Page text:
Struggling on: Zapatistas 20 years after the uprising
There is a single bullet-hole in a banister on the second floor of the municipal palace in the southern Mexican city of San Cristobal de las Casas.
It is all that remains of events on New Year's Day 1994, when armed rebels stormed the building and caught the colonial city off guard.
But it was not just the mayor's office that was taken by surprise. The military and the federal government were, too.
There had been rumours for some weeks that the disparate indigenous groups in the region had been organising to form a rebel army.
Now, in a matter of hours, the EZLN, better known as the Zapatistas, took control of much of the southern state of Chiapas.
The fighting was short-lived as the army was sent in to restore order. Less than two weeks later, the Catholic Church negotiated a shaky ceasefire.
"These are all the newspapers from the time", says Concepcion Villafuerte directing me towards several boxes marked 1993-6.
Inside are stack upon stack of jumbled copies of El Tiempo, the left-wing publication she ran for many years with her husband.
After some searching we discover the edition closest to the date of the guerrilla uprising.
Hers was the newspaper in which the Zapatistas chose to publish their demands.
"The first six were very basic: land, a home, food, health, education and work," Ms Villafuerte recalls.
"The others were more general, for all of Mexico: justice, democracy and freedom. They were basic needs for everyone, for all poor people, not just Indians."
I ask her how many of those aims she thought had been achieved 20 years on.
"By the EZLN, none of them," she remarks grimly. "But then, nor have they been achieved by other Mexicans."
"We have a greater economic crisis today than in '94. And it's not just an economic crisis, it's [a crisis] in education, in healthcare."
Since the fighting ended, she explains, the Zapatistas have created their own autonomous municipalities, called caracoles, which are independent of local government on land they took back from large land-owners in the 1990s.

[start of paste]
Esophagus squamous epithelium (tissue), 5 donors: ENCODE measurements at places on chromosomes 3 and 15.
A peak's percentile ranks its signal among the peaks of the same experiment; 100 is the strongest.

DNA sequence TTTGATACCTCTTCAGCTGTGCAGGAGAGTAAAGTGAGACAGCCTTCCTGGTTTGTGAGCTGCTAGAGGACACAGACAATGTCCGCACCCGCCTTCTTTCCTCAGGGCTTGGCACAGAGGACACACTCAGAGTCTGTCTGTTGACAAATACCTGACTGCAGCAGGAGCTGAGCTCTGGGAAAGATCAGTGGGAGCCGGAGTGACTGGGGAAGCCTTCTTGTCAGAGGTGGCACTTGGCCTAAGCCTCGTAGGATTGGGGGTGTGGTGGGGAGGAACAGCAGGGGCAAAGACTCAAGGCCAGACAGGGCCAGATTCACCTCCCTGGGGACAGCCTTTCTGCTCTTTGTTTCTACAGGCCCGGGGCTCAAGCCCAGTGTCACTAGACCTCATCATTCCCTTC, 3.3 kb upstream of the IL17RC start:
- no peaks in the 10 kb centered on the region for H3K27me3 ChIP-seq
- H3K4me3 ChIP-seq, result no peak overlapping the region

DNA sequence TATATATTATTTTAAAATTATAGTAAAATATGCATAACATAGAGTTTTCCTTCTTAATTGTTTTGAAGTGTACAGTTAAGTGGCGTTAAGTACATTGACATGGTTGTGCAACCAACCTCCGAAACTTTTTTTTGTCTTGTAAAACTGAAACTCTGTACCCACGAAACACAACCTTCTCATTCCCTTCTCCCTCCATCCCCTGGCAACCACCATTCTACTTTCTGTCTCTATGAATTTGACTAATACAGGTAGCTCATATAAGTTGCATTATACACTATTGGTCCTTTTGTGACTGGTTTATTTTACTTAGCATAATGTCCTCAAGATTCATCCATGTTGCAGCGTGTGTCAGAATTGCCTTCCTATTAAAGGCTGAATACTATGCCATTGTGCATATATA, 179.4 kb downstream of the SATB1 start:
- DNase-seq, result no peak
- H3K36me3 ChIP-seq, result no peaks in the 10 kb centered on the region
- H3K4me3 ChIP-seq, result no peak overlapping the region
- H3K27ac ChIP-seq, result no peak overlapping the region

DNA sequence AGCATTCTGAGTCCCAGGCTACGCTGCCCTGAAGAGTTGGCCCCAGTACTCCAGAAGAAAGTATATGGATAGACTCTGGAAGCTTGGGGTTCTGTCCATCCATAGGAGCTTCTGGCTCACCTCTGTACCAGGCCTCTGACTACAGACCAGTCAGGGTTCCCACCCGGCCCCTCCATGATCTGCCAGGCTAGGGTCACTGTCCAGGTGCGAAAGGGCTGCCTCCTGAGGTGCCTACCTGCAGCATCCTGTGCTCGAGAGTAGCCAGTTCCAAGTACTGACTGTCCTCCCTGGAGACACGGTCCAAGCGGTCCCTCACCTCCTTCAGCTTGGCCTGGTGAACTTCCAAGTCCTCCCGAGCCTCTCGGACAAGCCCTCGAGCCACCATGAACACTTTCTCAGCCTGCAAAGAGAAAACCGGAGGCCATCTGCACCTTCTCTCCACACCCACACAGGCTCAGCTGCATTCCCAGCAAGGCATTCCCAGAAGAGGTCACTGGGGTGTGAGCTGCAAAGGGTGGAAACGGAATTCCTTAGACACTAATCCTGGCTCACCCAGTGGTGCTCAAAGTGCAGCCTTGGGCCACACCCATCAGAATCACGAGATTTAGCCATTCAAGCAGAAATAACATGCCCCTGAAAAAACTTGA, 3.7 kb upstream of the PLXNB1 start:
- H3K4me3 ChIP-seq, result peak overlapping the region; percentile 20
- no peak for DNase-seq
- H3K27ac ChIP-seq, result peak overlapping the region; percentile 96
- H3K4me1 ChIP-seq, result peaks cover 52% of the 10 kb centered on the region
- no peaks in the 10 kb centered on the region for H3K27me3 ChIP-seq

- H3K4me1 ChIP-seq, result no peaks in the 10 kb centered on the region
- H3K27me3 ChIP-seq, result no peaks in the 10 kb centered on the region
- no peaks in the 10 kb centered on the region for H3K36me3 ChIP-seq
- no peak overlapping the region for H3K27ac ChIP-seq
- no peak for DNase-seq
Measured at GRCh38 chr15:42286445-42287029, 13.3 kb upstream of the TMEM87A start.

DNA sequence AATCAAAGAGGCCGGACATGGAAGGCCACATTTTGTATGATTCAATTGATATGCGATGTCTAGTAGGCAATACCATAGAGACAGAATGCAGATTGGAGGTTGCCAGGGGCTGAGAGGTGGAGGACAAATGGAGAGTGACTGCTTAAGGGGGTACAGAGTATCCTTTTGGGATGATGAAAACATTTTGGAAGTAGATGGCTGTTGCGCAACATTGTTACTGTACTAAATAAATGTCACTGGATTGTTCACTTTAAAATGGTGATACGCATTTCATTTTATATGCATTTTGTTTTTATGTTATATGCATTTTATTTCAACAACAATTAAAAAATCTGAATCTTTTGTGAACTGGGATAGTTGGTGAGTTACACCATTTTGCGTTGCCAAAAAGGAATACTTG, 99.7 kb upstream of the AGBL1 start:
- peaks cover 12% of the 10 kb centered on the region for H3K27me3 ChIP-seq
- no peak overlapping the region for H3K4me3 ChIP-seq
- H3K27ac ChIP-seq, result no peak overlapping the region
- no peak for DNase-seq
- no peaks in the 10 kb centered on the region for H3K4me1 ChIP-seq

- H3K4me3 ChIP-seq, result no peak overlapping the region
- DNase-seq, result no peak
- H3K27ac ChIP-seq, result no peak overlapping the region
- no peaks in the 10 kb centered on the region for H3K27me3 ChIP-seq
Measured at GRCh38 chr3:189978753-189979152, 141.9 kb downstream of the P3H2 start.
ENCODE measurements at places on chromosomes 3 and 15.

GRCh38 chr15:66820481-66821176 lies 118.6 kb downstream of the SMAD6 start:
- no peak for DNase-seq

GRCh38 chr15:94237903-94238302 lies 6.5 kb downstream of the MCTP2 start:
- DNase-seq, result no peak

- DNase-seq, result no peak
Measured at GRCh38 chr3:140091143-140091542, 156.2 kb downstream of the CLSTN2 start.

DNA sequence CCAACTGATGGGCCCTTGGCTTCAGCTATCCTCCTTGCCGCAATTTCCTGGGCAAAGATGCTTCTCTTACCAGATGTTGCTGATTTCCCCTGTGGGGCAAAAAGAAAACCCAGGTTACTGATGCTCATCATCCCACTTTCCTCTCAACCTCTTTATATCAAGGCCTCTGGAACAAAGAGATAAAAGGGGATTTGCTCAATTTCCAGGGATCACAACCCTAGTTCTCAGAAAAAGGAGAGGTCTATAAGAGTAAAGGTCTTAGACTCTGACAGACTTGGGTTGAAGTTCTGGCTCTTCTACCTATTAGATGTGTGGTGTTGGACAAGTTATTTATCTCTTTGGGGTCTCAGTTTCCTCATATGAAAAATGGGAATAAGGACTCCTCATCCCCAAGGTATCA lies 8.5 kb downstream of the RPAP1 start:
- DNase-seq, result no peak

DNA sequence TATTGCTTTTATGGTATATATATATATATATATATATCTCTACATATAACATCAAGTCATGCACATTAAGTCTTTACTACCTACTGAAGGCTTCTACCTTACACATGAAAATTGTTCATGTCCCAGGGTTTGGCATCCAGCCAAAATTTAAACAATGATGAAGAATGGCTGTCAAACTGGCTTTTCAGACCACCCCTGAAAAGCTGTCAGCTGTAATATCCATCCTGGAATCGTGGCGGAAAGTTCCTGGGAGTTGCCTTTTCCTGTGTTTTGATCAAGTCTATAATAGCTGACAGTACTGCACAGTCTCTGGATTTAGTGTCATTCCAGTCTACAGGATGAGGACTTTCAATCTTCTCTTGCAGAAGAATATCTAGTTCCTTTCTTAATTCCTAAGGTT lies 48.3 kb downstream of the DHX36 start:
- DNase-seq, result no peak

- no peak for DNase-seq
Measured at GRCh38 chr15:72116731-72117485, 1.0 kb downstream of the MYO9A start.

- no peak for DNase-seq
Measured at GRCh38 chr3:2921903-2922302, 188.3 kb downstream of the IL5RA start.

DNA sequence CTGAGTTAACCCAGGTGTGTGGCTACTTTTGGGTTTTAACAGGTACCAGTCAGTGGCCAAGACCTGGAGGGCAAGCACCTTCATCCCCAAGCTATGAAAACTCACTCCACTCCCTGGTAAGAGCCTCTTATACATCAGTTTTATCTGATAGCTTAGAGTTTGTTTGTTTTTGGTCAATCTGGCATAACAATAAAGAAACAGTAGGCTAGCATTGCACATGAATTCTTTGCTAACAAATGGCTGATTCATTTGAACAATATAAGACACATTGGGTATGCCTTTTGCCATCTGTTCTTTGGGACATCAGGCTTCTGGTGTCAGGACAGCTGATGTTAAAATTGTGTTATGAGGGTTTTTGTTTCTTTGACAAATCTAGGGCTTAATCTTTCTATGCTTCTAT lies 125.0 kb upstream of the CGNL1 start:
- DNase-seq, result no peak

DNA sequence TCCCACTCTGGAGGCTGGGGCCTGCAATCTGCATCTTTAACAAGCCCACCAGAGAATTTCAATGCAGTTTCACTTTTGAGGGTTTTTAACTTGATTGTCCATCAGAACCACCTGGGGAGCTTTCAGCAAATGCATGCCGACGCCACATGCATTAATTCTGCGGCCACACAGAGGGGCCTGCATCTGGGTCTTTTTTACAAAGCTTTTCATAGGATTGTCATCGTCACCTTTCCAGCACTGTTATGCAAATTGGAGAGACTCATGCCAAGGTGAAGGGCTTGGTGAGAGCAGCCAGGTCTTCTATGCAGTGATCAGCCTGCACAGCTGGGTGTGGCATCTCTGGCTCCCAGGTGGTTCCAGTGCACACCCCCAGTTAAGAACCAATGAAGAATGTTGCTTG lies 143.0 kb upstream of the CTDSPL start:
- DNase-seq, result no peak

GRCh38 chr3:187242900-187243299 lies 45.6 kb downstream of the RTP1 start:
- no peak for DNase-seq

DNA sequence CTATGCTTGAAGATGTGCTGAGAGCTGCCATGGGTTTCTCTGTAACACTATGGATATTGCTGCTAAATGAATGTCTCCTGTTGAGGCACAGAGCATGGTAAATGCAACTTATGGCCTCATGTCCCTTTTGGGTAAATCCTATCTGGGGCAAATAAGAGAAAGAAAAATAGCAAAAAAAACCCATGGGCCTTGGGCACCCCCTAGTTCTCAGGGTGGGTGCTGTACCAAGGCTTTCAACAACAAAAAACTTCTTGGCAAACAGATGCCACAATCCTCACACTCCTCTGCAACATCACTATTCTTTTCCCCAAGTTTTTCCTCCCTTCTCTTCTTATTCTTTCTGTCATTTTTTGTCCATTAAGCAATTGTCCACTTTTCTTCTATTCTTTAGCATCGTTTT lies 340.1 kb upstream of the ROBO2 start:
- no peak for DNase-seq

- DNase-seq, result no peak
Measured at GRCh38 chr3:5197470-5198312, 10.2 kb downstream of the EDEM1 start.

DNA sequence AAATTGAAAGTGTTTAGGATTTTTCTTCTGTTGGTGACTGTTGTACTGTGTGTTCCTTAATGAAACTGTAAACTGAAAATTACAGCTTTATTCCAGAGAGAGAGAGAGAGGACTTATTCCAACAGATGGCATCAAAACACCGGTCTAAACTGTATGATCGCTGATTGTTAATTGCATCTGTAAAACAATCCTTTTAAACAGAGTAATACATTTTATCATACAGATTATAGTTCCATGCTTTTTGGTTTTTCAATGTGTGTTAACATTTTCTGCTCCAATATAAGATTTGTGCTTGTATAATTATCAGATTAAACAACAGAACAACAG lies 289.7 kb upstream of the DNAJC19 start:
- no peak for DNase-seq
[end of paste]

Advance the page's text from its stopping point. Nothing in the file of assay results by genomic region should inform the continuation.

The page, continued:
"I think the Zapatistas are better off than we are," Ms Villafuerte adds.
After several days of petitioning, we were granted exclusive access to one such Zapatista municipality called Oventic, located just outside of San Cristobal.
The people of Oventic remain deeply wary of outsiders. Our guide, his face covered by a black balaclava, refused to tell us his name and only answered our questions in basic, monosyllabic Spanish.
We were not permitted to film anyone without their balaclava on and the collective leadership, known as a Good Government Junta, would not talk on camera.
However, we did get a glimpse of how these secretive and closed communities are run.
We saw their new school, daubed with pro-EZLN graffiti and images of Che Guevara and the Zapatista leader, Subcomandante Marcos.
The residents have their own healthcare clinic and several second-hand ambulances.
Women have a much more equal role in decision-making than in other indigenous or rural communities.
In the fields, the men work to produce coffee, maize, chilli and beans. Some crops are sold to generate funds for the community, but mainly they are for consumption by the cooperative.
The Zapatistas ask for no help from the state, and are generally left to their own devices in return.
At one point, I peeled away for a moment to chat to some young people playing basketball.
That was enough to bring our visit to an abrupt end as our guide quickly led us back to the main gates.
But a little further into the Chiapas countryside, we met an indigenous community who were keen to talk.
Residents of the small village of Acteal set up an indigenous rights group called "Los Abejas" in the early 1990s. They agreed with the Zapatistas' basic demands, but did not support their use of violence.
Despite that crucial distinction, scores of paramilitaries entered Acteal in December 1997 and massacred 47 unarmed people, including children and pregnant women.
Elias Gomez lost seven family members in the attack, including his brother and his father. He showed us the site where the violence took place, which the villagers are turning it into a permanent memorial.
"When the Zapatistas rose up, we supported them because their demands were just," says community leader, Antonio Vazquez.
"It's what the people want, demand and cry for. In Mexico there is no justice. The government is completely deaf: they don't want to hear or listen."
The governing party, both in San Cristobal and at the federal level, is the same today as it was in 1994: the Institutional Revolutionary Party (PRI).
"The PRI now has more of a social conscience", says San Cristobal Mayor Francisco Martinez, insisting that the state has invested heavily in indigenous communities.
But the levels of poverty and marginalisation in Chiapas are among the highest in Mexico, particularly for indigenous peoples, who make up roughly 65% of the local population.
But these days, although they nominally remain at war with the Mexican state, the rebels' struggle is more ideological than armed in nature.
Whatever they may or may not have achieved in the two decades since their uprising, few would disagree that the Zapatista rebellion has irrevocably shifted the relationship between the authorities and the indigenous population in Chiapas.
It is a sentiment neatly summed up by the sign at the entrance to Oventic: "You are in Zapatista territory in rebellion: here the people rule and the government must obey."